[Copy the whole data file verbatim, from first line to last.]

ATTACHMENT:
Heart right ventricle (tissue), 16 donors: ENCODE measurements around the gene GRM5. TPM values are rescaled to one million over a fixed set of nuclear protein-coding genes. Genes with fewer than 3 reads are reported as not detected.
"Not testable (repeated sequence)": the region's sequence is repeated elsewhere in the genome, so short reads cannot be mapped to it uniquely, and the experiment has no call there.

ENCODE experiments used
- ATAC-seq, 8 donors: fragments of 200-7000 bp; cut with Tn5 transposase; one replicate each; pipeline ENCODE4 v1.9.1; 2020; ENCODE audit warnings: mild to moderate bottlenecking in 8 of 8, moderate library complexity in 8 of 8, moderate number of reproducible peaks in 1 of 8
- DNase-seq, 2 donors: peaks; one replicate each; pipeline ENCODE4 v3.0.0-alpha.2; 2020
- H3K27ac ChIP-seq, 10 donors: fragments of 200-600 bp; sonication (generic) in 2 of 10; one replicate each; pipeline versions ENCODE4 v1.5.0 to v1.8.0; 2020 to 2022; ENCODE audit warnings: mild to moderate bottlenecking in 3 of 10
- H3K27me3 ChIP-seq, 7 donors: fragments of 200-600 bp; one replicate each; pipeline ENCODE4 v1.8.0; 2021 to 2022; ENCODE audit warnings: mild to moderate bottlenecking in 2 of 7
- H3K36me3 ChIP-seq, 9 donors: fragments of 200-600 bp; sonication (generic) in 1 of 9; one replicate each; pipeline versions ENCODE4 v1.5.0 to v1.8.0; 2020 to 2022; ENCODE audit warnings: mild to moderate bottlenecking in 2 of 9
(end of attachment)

Heart right ventricle (tissue), 16 donors: ENCODE measurements around the gene GRM5. TPM values are rescaled to one million over a fixed set of nuclear protein-coding genes. Genes with fewer than 3 reads are reported as not detected.
"Not testable (repeated sequence)": the region's sequence is repeated elsewhere in the genome, so short reads cannot be mapped to it uniquely, and the experiment has no call there.

ENCODE experiments used
- ATAC-seq, 8 donors: fragments of 200-7000 bp; cut with Tn5 transposase; one replicate each; pipeline ENCODE4 v1.9.1; 2020; ENCODE audit warnings: mild to moderate bottlenecking in 8 of 8, moderate library complexity in 8 of 8, moderate number of reproducible peaks in 1 of 8
- DNase-seq, 2 donors: peaks; one replicate each; pipeline ENCODE4 v3.0.0-alpha.2; 2020
- H3K27ac ChIP-seq, 10 donors: fragments of 200-600 bp; sonication (generic) in 2 of 10; one replicate each; pipeline versions ENCODE4 v1.5.0 to v1.8.0; 2020 to 2022; ENCODE audit warnings: mild to moderate bottlenecking in 3 of 10
- H3K27me3 ChIP-seq, 7 donors: fragments of 200-600 bp; one replicate each; pipeline ENCODE4 v1.8.0; 2021 to 2022; ENCODE audit warnings: mild to moderate bottlenecking in 2 of 7
- H3K36me3 ChIP-seq, 9 donors: fragments of 200-600 bp; sonication (generic) in 1 of 9; one replicate each; pipeline versions ENCODE4 v1.5.0 to v1.8.0; 2020 to 2022; ENCODE audit warnings: mild to moderate bottlenecking in 2 of 9